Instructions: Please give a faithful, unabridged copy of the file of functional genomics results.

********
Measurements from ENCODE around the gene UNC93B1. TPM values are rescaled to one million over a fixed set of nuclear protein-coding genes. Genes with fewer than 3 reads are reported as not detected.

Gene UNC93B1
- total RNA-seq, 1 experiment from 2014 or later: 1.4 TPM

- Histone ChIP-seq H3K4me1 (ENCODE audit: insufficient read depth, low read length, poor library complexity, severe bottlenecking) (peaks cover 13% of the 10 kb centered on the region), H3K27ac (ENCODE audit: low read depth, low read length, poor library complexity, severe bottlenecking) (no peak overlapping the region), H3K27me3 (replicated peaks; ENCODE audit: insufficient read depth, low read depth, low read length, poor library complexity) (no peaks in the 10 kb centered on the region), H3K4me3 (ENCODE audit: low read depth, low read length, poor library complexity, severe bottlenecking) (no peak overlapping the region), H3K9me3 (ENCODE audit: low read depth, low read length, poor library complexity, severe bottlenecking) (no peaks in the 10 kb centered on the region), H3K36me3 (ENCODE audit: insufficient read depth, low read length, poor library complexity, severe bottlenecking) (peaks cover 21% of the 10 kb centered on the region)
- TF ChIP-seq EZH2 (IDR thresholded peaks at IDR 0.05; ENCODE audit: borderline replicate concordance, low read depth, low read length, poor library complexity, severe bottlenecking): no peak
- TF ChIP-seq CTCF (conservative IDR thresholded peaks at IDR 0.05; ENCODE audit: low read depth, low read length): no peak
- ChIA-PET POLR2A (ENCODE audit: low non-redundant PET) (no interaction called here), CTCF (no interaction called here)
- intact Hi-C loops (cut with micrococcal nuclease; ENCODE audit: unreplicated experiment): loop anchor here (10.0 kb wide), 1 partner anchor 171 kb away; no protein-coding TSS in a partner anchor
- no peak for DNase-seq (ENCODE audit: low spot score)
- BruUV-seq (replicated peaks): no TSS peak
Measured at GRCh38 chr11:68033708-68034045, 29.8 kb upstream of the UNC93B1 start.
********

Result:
Measurements from ENCODE around the gene UNC93B1. TPM values are rescaled to one million over a fixed set of nuclear protein-coding genes. Genes with fewer than 3 reads are reported as not detected.

Gene UNC93B1
- total RNA-seq, 1 experiment from 2014 or later: 1.4 TPM

- Histone ChIP-seq H3K4me1 (ENCODE audit: insufficient read depth, low read length, poor library complexity, severe bottlenecking) (peaks cover 13% of the 10 kb centered on the region), H3K27ac (ENCODE audit: low read depth, low read length, poor library complexity, severe bottlenecking) (no peak overlapping the region), H3K27me3 (replicated peaks; ENCODE audit: insufficient read depth, low read depth, low read length, poor library complexity) (no peaks in the 10 kb centered on the region), H3K4me3 (ENCODE audit: low read depth, low read length, poor library complexity, severe bottlenecking) (no peak overlapping the region), H3K9me3 (ENCODE audit: low read depth, low read length, poor library complexity, severe bottlenecking) (no peaks in the 10 kb centered on the region), H3K36me3 (ENCODE audit: insufficient read depth, low read length, poor library complexity, severe bottlenecking) (peaks cover 21% of the 10 kb centered on the region)
- TF ChIP-seq EZH2 (IDR thresholded peaks at IDR 0.05; ENCODE audit: borderline replicate concordance, low read depth, low read length, poor library complexity, severe bottlenecking): no peak
- TF ChIP-seq CTCF (conservative IDR thresholded peaks at IDR 0.05; ENCODE audit: low read depth, low read length): no peak
- ChIA-PET POLR2A (ENCODE audit: low non-redundant PET) (no interaction called here), CTCF (no interaction called here)
- intact Hi-C loops (cut with micrococcal nuclease; ENCODE audit: unreplicated experiment): loop anchor here (10.0 kb wide), 1 partner anchor 171 kb away; no protein-coding TSS in a partner anchor
- no peak for DNase-seq (ENCODE audit: low spot score)
- BruUV-seq (replicated peaks): no TSS peak
Measured at GRCh38 chr11:68033708-68034045, 29.8 kb upstream of the UNC93B1 start.